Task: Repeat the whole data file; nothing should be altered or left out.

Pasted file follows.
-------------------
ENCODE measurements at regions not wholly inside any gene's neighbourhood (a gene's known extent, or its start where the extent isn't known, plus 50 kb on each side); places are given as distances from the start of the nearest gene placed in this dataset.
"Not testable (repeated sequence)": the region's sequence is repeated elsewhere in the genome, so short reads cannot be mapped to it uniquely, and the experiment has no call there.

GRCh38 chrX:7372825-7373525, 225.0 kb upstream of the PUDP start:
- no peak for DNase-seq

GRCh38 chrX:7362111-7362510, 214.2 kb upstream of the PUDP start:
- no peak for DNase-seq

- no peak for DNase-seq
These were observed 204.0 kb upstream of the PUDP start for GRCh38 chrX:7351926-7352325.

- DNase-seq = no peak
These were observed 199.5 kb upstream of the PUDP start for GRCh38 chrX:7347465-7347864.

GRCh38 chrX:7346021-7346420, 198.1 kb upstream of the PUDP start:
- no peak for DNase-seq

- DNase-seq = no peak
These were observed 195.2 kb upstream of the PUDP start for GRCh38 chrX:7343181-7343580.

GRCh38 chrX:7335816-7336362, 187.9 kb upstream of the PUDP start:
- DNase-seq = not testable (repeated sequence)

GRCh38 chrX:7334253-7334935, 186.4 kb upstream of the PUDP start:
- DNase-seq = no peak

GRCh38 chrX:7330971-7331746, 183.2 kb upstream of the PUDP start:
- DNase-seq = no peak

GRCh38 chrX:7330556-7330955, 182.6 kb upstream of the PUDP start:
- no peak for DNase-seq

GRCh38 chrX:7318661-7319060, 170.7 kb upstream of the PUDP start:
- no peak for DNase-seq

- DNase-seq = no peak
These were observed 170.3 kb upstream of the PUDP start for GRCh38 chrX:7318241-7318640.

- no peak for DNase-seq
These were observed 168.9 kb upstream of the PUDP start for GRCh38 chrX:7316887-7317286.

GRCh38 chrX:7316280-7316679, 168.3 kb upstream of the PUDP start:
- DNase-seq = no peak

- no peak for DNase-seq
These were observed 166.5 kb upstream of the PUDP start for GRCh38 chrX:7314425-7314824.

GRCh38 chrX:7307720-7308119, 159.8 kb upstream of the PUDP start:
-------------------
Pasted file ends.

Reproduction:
ENCODE measurements at regions not wholly inside any gene's neighbourhood (a gene's known extent, or its start where the extent isn't known, plus 50 kb on each side); places are given as distances from the start of the nearest gene placed in this dataset.
"Not testable (repeated sequence)": the region's sequence is repeated elsewhere in the genome, so short reads cannot be mapped to it uniquely, and the experiment has no call there.

GRCh38 chrX:7372825-7373525, 225.0 kb upstream of the PUDP start:
- no peak for DNase-seq

GRCh38 chrX:7362111-7362510, 214.2 kb upstream of the PUDP start:
- no peak for DNase-seq

- no peak for DNase-seq
These were observed 204.0 kb upstream of the PUDP start for GRCh38 chrX:7351926-7352325.

- DNase-seq = no peak
These were observed 199.5 kb upstream of the PUDP start for GRCh38 chrX:7347465-7347864.

GRCh38 chrX:7346021-7346420, 198.1 kb upstream of the PUDP start:
- no peak for DNase-seq

- DNase-seq = no peak
These were observed 195.2 kb upstream of the PUDP start for GRCh38 chrX:7343181-7343580.

GRCh38 chrX:7335816-7336362, 187.9 kb upstream of the PUDP start:
- DNase-seq = not testable (repeated sequence)

GRCh38 chrX:7334253-7334935, 186.4 kb upstream of the PUDP start:
- DNase-seq = no peak

GRCh38 chrX:7330971-7331746, 183.2 kb upstream of the PUDP start:
- DNase-seq = no peak

GRCh38 chrX:7330556-7330955, 182.6 kb upstream of the PUDP start:
- no peak for DNase-seq

GRCh38 chrX:7318661-7319060, 170.7 kb upstream of the PUDP start:
- no peak for DNase-seq

- DNase-seq = no peak
These were observed 170.3 kb upstream of the PUDP start for GRCh38 chrX:7318241-7318640.

- no peak for DNase-seq
These were observed 168.9 kb upstream of the PUDP start for GRCh38 chrX:7316887-7317286.

GRCh38 chrX:7316280-7316679, 168.3 kb upstream of the PUDP start:
- DNase-seq = no peak

- no peak for DNase-seq
These were observed 166.5 kb upstream of the PUDP start for GRCh38 chrX:7314425-7314824.

GRCh38 chrX:7307720-7308119, 159.8 kb upstream of the PUDP start: